Re: [xsl] Displaying Icon in Page Margin
At 2011-09-15 10:31 -0500, Brian Popp wrote:
> If your writers are not using numbered table columns, then you could
> predictably put a ghost first cell on every row, of zero width, with empty
> blocks in it, where the empty block has the float outside the
> have to be careful about table borders if the writer has control over the
> cell border interaction with the table border.
Interesting idea. That would work, but I don't think I could rely on
our writers remembering to do this and wouldn't want to try and
maintain it. I'm gonna keep hacking w/ absolute positioning. I think
that's my only hope at this point. I just need to figure out some way
to make it use absolute positioning for the x axis and relative
positioning for the y axis.
I wasn't asking your authors to add the ghost column. I was
suggesting that as you process your author's tables, *you* insert the
ghost column on every row. That way it is predictable and maintainable.
I see these kinds of comments in the classroom. Not all input has to
come from the authors ... some of it can come from you. The
stylesheet writer has the flexibility to make the end XSL-FO result
contain *anything* they need to get the job done, such that they can
add *whatever* supplemental information gives them the result they need.
So, in your situation, your stylesheet gets a table from the
author. As you process the author's rows, *you* inject a first row
cell every time you create the row and before you process the
author's cells for that row. You make that first cell zero size and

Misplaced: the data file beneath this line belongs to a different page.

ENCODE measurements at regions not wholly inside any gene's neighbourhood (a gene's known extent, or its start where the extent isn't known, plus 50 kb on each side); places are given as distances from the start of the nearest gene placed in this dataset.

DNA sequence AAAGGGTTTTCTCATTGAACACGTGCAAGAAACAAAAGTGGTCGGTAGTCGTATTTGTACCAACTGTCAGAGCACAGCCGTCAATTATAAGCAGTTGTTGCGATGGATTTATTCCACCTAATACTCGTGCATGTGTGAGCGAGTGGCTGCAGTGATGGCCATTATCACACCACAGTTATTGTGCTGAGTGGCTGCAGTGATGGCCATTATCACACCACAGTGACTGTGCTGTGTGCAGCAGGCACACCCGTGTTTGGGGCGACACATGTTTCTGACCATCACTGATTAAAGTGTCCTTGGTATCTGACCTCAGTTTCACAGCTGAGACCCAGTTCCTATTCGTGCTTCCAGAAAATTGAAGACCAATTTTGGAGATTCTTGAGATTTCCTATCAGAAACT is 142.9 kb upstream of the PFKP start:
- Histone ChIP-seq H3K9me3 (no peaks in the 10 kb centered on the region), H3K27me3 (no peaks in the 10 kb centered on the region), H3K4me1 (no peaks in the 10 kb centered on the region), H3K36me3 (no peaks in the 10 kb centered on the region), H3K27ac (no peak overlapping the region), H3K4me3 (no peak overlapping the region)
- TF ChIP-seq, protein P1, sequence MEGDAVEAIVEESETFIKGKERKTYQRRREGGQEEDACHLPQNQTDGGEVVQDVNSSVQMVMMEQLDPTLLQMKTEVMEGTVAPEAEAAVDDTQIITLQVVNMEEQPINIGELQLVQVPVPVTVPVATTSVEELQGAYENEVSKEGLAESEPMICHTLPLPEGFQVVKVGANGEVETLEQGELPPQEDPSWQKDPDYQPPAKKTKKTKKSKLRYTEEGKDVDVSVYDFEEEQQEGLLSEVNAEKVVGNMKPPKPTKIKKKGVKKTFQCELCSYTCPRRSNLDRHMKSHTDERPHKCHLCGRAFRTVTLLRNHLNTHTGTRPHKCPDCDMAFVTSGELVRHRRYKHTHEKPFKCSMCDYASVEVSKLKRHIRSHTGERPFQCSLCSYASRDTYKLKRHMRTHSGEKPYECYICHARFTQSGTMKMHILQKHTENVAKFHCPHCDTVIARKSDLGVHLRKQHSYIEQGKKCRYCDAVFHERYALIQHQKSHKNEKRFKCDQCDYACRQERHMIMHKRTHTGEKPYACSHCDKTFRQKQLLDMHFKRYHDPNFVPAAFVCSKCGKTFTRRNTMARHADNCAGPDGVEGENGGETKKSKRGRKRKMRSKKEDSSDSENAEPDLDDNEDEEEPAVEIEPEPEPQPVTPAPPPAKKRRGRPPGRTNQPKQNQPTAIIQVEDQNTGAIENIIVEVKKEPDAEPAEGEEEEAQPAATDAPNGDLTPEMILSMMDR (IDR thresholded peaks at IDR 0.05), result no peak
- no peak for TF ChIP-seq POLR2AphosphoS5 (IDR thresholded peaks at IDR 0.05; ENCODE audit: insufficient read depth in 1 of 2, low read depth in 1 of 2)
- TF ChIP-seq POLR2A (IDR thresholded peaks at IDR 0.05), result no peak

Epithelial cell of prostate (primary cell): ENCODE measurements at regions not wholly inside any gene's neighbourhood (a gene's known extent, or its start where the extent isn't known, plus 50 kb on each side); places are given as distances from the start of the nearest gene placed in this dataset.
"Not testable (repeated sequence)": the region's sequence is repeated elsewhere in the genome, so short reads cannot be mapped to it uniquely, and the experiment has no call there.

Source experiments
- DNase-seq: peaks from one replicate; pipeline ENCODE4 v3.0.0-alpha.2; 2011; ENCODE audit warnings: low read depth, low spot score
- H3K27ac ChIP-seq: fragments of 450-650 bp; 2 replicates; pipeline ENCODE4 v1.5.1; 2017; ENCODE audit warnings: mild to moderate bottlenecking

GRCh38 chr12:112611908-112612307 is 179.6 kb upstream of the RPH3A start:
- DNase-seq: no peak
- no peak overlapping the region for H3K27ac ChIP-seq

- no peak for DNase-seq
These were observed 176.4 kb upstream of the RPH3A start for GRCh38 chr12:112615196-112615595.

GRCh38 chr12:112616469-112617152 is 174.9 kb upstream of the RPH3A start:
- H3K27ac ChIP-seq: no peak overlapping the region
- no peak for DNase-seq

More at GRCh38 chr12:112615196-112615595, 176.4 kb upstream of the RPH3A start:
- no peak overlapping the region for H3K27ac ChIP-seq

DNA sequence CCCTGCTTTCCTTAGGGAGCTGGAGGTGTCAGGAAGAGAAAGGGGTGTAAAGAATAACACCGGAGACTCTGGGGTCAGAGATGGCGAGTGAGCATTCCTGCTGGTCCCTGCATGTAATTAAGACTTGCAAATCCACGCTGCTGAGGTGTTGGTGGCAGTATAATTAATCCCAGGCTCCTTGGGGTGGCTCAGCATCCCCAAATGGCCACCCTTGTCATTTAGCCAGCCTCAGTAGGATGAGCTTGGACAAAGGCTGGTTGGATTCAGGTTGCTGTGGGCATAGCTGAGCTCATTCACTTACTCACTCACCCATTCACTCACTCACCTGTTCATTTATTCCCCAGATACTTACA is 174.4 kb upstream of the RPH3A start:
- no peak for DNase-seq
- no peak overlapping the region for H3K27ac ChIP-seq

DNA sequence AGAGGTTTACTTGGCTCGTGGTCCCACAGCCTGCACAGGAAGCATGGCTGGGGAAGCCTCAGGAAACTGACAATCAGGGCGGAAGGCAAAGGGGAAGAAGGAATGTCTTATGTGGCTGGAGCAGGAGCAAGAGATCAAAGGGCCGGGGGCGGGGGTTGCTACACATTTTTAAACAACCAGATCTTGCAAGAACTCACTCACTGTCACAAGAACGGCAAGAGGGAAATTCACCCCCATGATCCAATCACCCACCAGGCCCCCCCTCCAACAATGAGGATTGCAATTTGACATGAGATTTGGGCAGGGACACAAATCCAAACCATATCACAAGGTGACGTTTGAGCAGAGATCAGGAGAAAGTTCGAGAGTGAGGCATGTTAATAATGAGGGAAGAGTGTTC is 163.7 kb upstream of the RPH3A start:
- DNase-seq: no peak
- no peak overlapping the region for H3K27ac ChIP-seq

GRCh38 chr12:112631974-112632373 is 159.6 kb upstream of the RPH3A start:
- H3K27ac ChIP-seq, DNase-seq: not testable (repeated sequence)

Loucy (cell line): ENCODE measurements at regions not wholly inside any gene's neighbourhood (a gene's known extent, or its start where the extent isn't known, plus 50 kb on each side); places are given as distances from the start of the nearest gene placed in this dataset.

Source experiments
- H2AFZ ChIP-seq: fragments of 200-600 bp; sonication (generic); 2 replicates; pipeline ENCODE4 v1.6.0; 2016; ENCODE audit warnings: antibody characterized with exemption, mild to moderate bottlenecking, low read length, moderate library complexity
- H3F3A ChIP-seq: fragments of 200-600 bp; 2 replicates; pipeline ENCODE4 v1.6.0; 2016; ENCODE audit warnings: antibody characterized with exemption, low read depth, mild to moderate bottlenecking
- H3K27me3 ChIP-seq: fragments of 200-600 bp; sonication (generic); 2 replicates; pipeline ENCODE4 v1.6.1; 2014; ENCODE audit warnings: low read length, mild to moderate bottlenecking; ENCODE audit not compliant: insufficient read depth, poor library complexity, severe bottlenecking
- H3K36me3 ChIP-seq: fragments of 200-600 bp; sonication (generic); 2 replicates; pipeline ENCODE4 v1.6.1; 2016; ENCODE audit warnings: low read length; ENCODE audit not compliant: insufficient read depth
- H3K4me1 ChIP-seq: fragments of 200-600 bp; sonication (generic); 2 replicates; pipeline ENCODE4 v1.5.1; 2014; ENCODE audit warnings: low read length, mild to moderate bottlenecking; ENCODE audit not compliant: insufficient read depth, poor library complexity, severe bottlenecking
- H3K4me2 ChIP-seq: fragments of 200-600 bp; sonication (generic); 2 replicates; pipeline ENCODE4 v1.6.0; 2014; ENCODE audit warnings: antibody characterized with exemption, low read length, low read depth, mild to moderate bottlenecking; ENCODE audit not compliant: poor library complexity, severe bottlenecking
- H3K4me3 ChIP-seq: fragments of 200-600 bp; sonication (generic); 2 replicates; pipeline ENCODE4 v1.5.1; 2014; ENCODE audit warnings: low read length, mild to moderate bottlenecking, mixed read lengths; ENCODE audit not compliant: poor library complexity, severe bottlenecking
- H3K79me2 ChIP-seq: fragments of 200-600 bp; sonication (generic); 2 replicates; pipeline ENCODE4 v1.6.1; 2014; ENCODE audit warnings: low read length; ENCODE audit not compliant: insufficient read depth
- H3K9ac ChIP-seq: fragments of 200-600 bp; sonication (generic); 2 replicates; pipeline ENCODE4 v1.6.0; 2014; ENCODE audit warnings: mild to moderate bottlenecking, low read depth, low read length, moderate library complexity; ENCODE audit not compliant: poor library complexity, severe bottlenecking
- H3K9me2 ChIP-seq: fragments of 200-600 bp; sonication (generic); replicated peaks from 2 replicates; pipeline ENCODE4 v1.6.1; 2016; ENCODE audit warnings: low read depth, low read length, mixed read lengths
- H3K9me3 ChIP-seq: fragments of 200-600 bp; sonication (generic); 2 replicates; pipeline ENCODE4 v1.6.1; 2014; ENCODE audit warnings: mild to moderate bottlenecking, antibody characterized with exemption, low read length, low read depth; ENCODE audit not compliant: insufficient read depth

you handle all of the floats for that row, your authors think their
first column is the first column in the result because they can't see
your ghost cells.
But your stylesheet has put one on every row and they just can't see it.
That was why I warned you about the impacts of the ghost cell on your
author's expectations. If your author controls the interaction
between their first cell border and the table border, you've
interfered with that with your ghost cell. If your author is using
column numbering approaches, you've interfered with that with your
ghost cell. There might be other interactions based on your
vocabulary, but those come to mind off the top of my head.
So it isn't a panacea, but if you can use it it isn't an obligation
on your authors. If you can inject that ghost cell without
interfering with your author's interactions with the row or table,
then in the end result your author doesn't realize you've added it.
I hope this helps.
. . . . . . . . . . . . Ken
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